“I understand the goal, absolutely...I think that with the lack of innings that guys got last year, keeping people healthy throughout the season with the six-man, it’s probably a good idea. I personally would still like to get to that, at least 170 innings, I want to stay healthy and try and get to that mark, but I think that will be possible in a six-man rotation. But the goal is to stay healthy for the entire season, and if we’re making a push for the post-season, I believe Jerry has said that we will go with the five best guys to make that push.”
A playoff-experienced pitcher is also a different James Paxton than the Pax 1.0 version Mariners fans knew. And Pax didn’t experience the playoffs just anywhere; it was in the New York media landscape, a climate less forgiving than the Arctic tundra. But that, too, is something he feels he can bring back to a team where he will be the seasoned veteran, not the budding superstar. “That was a great experience for me, and something I can share with the guys here. That pressure. Extra pressure in New York, having that experience, being able to talk about that with guys here, and prepare and tell them the things that I learned through that experience, I think will be very beneficial to us as a group.” Paxton also cited his Yankee teammates, especially C.C. Sabathia and Masahiro Tanaka, as people who helped him adjust to the raised expectations of an AL East playoff race. Now he will be the veteran bringing his experience to bear in a younger locker room—including the players he was traded for in Justus Sheffield and Erik Swanson.
Helping to shape Seattle’s future team seems to be something Paxton is passionate about, but the former Jack Z farmhand acknowledges he has something to learn from the new crew, as well:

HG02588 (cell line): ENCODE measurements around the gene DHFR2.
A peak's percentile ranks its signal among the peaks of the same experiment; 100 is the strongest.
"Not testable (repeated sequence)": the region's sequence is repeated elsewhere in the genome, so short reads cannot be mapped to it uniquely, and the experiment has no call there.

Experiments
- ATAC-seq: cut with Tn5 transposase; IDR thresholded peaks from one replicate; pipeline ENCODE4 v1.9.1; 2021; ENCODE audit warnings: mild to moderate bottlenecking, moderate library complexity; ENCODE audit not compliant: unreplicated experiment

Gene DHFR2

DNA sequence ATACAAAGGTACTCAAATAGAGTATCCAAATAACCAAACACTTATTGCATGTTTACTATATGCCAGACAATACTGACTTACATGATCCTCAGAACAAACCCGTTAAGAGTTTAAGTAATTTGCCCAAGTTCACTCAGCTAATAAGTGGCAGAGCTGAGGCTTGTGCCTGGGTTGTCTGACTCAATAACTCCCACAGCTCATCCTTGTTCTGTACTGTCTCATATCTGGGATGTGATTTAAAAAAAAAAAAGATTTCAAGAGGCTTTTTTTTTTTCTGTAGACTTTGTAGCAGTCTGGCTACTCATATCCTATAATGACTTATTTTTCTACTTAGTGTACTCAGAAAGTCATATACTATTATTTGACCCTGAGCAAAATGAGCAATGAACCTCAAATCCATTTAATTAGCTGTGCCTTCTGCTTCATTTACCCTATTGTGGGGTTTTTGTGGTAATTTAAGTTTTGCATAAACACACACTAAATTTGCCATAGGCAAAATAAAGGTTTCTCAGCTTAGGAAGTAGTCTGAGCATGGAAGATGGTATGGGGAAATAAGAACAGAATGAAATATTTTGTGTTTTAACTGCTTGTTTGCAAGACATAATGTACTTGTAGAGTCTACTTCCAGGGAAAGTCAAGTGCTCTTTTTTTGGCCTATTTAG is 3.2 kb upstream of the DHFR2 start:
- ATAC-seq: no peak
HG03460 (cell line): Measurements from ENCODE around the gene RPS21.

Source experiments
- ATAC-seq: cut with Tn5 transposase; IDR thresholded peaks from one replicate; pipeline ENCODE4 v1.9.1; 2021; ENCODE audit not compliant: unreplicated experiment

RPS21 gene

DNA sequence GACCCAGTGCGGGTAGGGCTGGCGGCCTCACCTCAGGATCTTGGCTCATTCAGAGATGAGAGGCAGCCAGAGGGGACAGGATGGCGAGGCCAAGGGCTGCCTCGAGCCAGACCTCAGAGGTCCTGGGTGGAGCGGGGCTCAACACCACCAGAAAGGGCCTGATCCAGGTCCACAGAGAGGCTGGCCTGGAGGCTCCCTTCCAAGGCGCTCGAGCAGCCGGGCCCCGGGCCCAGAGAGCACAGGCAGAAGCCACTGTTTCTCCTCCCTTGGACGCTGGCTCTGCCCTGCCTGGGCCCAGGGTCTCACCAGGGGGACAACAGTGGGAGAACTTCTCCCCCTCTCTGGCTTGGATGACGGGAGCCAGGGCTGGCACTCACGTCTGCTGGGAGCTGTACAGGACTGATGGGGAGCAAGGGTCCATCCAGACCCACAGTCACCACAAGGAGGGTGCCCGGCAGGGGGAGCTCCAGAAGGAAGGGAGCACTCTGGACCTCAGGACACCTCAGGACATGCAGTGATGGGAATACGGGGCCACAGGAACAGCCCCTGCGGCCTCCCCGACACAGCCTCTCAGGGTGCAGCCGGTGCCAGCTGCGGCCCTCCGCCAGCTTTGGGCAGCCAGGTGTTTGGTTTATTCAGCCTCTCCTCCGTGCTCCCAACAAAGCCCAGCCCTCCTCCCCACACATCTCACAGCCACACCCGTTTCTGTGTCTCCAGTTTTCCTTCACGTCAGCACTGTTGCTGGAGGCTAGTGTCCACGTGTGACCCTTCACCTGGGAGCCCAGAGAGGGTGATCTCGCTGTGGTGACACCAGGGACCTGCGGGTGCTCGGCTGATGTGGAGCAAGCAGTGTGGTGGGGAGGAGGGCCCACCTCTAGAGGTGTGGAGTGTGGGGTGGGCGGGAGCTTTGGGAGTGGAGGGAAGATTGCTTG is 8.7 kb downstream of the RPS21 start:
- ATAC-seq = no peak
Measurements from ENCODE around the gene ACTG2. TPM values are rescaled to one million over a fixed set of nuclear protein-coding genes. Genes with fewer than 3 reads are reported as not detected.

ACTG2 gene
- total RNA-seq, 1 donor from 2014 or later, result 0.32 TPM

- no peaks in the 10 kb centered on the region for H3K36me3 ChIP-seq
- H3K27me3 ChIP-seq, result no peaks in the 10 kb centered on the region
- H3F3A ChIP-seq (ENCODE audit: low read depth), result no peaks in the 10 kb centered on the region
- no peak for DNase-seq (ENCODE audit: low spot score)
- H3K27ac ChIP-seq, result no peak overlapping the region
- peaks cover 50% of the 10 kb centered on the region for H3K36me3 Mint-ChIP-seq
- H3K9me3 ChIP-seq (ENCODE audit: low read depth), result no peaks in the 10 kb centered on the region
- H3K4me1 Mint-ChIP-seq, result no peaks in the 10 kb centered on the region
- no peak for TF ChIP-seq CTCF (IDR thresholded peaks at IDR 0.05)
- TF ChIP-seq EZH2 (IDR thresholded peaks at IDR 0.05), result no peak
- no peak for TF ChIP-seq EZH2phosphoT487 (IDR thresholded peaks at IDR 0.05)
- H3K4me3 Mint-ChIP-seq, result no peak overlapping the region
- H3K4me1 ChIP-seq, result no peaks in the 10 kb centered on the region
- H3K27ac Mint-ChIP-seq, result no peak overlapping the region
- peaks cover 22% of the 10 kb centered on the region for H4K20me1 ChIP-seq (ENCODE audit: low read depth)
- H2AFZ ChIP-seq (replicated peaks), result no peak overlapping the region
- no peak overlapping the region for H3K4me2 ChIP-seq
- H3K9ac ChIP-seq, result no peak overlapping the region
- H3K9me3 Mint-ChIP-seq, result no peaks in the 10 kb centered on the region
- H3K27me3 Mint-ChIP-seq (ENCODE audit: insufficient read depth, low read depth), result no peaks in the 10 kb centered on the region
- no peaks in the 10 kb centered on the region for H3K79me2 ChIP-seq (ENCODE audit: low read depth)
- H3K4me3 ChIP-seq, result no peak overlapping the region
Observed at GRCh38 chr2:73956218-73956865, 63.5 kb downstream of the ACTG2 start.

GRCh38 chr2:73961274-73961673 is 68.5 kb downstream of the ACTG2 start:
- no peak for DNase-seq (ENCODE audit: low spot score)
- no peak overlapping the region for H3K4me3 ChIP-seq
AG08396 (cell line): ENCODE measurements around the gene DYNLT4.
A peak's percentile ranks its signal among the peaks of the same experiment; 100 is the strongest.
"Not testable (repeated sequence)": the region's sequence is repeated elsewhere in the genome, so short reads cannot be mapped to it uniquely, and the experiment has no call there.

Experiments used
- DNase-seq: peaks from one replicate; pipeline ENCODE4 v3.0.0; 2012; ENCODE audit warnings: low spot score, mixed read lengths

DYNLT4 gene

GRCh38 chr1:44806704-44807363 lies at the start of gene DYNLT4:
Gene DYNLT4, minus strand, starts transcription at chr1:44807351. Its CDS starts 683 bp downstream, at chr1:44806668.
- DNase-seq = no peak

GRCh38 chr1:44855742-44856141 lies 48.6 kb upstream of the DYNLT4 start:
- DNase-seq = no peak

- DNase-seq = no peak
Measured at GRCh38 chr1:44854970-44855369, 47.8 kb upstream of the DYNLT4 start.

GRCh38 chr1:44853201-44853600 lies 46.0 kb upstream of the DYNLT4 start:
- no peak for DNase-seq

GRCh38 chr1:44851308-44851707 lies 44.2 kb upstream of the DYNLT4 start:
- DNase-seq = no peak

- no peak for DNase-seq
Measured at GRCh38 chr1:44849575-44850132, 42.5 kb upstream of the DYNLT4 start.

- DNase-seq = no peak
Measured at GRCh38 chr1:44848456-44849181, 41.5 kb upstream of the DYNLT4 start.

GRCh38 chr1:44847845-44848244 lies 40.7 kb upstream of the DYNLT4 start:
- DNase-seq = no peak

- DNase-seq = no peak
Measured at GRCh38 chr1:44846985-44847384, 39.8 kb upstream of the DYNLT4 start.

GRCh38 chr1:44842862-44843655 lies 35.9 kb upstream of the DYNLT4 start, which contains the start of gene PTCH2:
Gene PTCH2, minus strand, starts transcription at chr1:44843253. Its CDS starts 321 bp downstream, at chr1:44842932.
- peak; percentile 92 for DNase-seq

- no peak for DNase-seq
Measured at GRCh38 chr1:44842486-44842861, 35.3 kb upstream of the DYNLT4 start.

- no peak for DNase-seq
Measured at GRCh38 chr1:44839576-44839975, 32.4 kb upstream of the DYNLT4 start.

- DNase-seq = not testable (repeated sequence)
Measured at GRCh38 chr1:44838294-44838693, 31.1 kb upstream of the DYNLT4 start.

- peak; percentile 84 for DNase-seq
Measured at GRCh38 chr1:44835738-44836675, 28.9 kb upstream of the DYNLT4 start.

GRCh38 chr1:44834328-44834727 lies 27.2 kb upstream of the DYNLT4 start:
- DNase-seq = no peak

“I love working with young guys, I love helping them out, telling them what I know. I love learning from them. A lot of these guys coming up now have a lot of knowledge with the analytic side of the game because they’ve kind of come up in that era, and I can learn from them, and I can also teach them about the big leagues and things that I’ve learned along the way. It’s something that I really enjoy, so I’m really looking forward to working with all the young guys here.”
James Paxton-Logan Gilbert best friendship confirmed? James Paxton-Logan Gilbert best friendship confirmed.
In fact, for as much as fans have seen the Mariners’ PR machine working overdrive (hashtag Sea Us Rise), and seen the updated farm rankings come out with the Mariners organization climbing higher and higher, there’s no endorsement that feels quite as ringing as Paxton’s warm one here, the equivalent of having your cool older brother come home from college and ask if you’ve been working out:
“When I look around the clubhouse here...there’s a lot of talent. A lot of young guys, a lot of good arms, I think there’s tremendous potential here with this team. And over the next few years—and even this year, we could surprise some people—but especially over the next few years this team is going to be in a great spot to compete, and then get into the playoffs and see where it goes from there. But I really think that this team is going places.”
Here’s wishing a healthy and happy season for Pax, and that he can help lead this team to the places we all want them to go.